William Ernest Henley

(1849 - 1902 / Gloucester / England)

O, Falmouth Is A Fine Town - Poem by William Ernest Henley

O Falmouth is a fine town with ships in the bay,
And I wish from my heart it's there I was to-day;
I wish from my heart I was far away from here,
Sitting in my parlor and talking to my dear.
For it's home, dearie home-it's home I want to be.
Our topsails are hoisted, and we'll away to sea.
O the oak and the ash and the bonnie birken tree,
They're all growing green in the old countrie.

In Baltimore a-walking a lady I did meet
With her babe on her arm as she came down the street;
And I thought how I sailed, and the cradle standing ready
For the pretty little babe that has never seen its daddie.
And it's home, dearie, home,-

O, if it be a lass, she shall wear a golden ring;
And if it be a lad, he shall fight for his king;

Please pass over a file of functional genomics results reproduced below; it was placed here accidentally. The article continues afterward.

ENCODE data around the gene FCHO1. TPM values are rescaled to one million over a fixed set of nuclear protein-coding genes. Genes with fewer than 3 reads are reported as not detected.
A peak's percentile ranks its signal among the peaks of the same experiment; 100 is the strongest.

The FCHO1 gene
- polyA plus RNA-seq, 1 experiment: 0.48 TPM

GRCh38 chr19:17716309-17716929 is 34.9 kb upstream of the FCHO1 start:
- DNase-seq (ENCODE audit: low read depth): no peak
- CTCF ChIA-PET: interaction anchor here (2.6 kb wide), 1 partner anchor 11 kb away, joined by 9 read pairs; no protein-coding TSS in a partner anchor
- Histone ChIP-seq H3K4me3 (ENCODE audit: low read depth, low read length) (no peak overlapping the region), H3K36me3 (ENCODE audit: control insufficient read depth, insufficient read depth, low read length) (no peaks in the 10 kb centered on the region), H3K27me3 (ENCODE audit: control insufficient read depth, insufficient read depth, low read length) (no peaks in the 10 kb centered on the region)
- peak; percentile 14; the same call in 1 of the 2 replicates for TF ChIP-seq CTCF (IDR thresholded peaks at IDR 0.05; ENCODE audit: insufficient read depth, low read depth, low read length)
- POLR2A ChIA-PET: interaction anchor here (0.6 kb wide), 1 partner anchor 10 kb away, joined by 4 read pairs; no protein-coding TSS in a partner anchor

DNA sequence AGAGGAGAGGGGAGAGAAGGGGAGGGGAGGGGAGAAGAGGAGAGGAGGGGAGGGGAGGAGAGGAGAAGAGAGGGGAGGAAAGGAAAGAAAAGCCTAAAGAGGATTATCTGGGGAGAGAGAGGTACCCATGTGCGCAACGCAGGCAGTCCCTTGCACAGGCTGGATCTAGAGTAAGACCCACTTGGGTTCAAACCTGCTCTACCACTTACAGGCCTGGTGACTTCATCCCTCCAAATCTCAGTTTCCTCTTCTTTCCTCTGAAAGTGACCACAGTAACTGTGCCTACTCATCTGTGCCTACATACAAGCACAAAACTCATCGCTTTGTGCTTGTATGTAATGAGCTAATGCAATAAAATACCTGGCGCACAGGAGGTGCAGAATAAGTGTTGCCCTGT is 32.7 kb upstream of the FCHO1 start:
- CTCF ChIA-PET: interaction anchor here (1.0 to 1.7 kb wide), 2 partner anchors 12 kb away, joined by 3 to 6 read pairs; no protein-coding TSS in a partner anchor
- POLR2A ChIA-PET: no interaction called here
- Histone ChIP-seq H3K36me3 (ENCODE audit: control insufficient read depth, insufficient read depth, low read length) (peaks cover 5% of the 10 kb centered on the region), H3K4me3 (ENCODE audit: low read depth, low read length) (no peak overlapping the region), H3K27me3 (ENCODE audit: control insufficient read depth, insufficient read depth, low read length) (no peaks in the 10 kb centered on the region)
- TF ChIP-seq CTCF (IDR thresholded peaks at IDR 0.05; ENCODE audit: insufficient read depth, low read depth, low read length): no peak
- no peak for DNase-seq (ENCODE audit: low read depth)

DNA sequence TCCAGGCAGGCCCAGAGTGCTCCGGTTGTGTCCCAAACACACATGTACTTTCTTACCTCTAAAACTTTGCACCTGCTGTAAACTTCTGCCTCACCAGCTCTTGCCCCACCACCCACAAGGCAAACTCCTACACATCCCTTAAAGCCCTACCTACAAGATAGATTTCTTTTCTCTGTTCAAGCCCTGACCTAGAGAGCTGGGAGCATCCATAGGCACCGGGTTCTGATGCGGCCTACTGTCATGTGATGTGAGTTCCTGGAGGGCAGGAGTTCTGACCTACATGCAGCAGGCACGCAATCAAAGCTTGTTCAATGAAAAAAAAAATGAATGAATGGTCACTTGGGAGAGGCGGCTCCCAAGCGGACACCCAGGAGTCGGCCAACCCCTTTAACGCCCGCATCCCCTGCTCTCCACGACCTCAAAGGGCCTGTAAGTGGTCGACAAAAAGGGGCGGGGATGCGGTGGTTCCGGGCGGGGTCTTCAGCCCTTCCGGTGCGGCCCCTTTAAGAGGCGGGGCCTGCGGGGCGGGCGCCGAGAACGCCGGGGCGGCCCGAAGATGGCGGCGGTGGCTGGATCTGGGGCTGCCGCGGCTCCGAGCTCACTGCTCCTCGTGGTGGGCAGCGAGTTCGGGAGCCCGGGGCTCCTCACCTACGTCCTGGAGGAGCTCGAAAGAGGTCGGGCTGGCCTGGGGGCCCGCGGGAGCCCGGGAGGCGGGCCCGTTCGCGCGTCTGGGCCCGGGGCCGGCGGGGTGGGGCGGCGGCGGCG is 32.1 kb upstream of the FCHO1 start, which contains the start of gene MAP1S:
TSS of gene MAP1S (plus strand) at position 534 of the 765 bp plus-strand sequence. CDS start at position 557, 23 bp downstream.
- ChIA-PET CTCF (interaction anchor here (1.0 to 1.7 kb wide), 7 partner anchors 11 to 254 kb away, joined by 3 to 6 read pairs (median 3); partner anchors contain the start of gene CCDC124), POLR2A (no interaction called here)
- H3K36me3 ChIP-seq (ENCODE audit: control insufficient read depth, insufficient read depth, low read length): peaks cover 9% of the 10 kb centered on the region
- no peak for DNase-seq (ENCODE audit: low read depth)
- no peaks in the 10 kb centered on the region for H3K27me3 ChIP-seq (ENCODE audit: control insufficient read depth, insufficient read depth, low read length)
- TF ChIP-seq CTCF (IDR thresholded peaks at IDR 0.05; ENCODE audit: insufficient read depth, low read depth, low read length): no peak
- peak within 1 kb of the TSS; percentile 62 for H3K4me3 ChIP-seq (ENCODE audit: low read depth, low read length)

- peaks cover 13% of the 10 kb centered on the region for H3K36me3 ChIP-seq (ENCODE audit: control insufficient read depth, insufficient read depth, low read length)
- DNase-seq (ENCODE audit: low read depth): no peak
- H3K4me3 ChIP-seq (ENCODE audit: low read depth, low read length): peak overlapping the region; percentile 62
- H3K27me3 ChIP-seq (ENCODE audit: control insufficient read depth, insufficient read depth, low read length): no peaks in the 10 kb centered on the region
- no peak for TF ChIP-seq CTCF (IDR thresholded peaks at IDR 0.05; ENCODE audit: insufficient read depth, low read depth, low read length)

With his dirk and his hat and his little jacket blue
He shall walk the quarter-deck as his daddie used to do.
And it's home, dearie, home-

O, there's a wind a-blowing, a-blowing from the west,
And that of all the winds is the one I like the best,
For it blows at our backs, and it shakes our pennon free,
And it soon will blow us home to the old countrie.
For it's home, dearie, home-it's home I want to be.
Our topsails are hoisted, and we'll away to sea.
O, the oak and the ash and the bonnie birken tree,
They're all growing green in the old countrie.


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Poem Submitted: Monday, April 12, 2010



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